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Surrender or Succession? Angela Piears discusses the recent High Court decision in City of Westminster Council v Abdul Kazam and Armin Rahimi [2023] EWHC 825 (KB)

Surrender or Succession? Angela Piears discusses the recent High Court decision in City of Westminster Council v Abdul Kazam and Armin Rahimi [2023] EWHC 825 (KB)

The High Court has found in favour of a local authority on an important question of tenancy surrender (and overturned the decision of a Circuit Judge, who had found there had been an earlier surrender of a joint tenancy, and that the Second Defendant could succeed to his deceased grandmother’s tenancy).

What is the case about?

The local authority granted a secure joint tenancy to husband (D1) and wife, Mrs Hussain, in 2005.  D1 moved out in March 2011 to live with his daughter, and in May 2011 made a homeless application.   

The local authority’s internal documentation dated 28 July 2011 recorded an amendment to the tenancy of ‘joint to sole’ and a handwritten note, signed by the housing officer and witnessed by the estate manager, stated ‘Please remove Mr Kazam from rent account’.

The wife paid the rent.

D1  was given a tenancy for another property in Westminster in 2012.

In 2017 the wife’s grandson (D2) was living in a refugee camp in Greece and she supported his visa application.  She attached a copy of the joint tenancy agreement and added that her husband had lived with her but now had his own apartment as he was a lot older and unable to get upstairs.

In September 2017 D2 came to live at the property.

The wife died in July 2020 and D2 applied for a discretionary succession, which the local authority refused.  A claim for possession was issued in 2021. D2 defended on the basis that the joint tenancy had been surrendered by operation of law in 2011 when D1 left, there had been a regrant of a sole secure tenancy to the wife, and the local authority was estopped from claiming D1 was a tenant of the property after 2011.

At trial,  the Circuit Judge found that D1 had surrendered the tenancy by unequivocally relinquishing possession, and the wife had unequivocally agreed by excluding D1 from the property. Therefore D2 was a successor.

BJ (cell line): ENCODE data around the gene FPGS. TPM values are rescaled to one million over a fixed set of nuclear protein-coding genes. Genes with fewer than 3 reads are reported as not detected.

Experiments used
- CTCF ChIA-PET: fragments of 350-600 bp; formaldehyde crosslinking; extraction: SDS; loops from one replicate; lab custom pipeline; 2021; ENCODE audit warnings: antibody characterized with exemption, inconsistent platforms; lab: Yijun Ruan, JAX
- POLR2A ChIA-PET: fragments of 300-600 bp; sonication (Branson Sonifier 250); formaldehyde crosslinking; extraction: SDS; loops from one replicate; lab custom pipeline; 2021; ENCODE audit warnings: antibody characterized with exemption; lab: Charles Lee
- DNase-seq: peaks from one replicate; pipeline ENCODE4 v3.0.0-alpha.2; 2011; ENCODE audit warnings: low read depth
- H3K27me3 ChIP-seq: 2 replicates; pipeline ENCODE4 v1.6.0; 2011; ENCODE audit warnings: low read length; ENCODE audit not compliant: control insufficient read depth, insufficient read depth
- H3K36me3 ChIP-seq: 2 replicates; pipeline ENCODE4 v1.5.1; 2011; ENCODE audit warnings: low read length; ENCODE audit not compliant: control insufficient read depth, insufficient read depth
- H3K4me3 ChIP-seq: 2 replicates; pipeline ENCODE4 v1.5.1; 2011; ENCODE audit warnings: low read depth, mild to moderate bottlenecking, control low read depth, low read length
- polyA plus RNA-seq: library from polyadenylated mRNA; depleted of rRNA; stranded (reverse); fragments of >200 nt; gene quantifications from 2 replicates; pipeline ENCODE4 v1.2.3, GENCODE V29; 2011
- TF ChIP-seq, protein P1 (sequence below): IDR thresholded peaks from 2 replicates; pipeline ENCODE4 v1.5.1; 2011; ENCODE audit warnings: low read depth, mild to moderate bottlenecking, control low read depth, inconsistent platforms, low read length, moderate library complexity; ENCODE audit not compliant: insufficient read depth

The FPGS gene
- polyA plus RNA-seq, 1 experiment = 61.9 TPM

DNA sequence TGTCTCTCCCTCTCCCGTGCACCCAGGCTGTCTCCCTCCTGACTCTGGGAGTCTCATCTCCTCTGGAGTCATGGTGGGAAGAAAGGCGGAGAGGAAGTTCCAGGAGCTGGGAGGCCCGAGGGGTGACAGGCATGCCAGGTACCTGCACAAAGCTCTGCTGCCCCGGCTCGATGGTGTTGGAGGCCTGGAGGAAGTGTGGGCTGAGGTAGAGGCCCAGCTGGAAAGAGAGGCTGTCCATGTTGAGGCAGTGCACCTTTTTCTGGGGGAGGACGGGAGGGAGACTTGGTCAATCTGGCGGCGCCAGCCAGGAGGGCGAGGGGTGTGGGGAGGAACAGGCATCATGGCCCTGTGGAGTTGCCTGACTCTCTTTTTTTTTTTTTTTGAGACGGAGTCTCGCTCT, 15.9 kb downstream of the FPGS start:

What did the High Court decide?

Lane J considered detailed case law analysis, in particular from Morgan J in Sable v QFS Scaffolding, referring to Woodfall:

“the conduct of the parties must unequivocally amount to an acceptance that the tenancy has ended; there must be either a relinquishment of possession and its acceptance by the landlord, or other conduct consistent only with the cesser of the tenancy.”

All 4 grounds of appeal succeeded:

Grounds 1 and 2: There was both an error of law and a serious procedural irregularity in the judge’s finding that the wife had unequivocally agreed with D1’s surrender of the joint tenancy by excluding him from the property. A joint tenancy could only be ended by unequivocal conduct by the tenant who remained in the property. That is a high threshold, in order to ensure that a tenant’s interests are not damaged. There was no evidence that the wife had excluded D1 from the property, and exclusion had not been pleaded or argued by the parties.

Ground 3: The judge had exceeded his discretion by finding the wife had agreed the surrender by excluding D1 from the property. The conduct of D1 was equivocal, and the wife remained in possession.  The judge had wrongly distinguished the case from Ealing Family Housing Association Ltd v McKenzie, where a tenant left a flat due to domestic violence, and sought to end her sole tenancy, but the Court of Appeal found that leaving the flat was not an implied surrender.

Ground 4: The judge had erred in law by finding D1 had surrendered the joint tenancy by unequivocally relinquishing possession whilst the wife remained.   There was no positive finding that a new tenancy had arisen, and D1 had not done all he could to unequivocally give up possession: “he has not handed in the keys or sought to have Mrs Hussain’s continued possession brought to an end”.  There was no surrender as a matter of law, based on the principles in  the decided cases.


  • This is a considered judgment on the question of whether there has been a surrender and regrant of a tenancy: it provides an invaluable summary of the case law, and its practical application. 
  • The Court placed significant weight upon the requirement of both parties to a joint tenancy to act in an unequivocal way, to cause the joint tenancy to be surrendered: in other words, the conduct of both parties must be such, that the only way to interpret it is as a surrender of the joint tenancy.  That is a high bar.
  • The judgment clarifies that it is possible for a joint tenancy to persist, long after one of the tenants has moved out and found accommodation elsewhere.
  • The Court also notes the warning of Lord Sumption in Solihull v Hickin, where he stressed “the importance of abiding by legal principles when the sympathies of the court might be with a particular party who stands to lose, if those principles are followed”.

3rd May 2023

Angela Piears

Call 2001

Angela Piears

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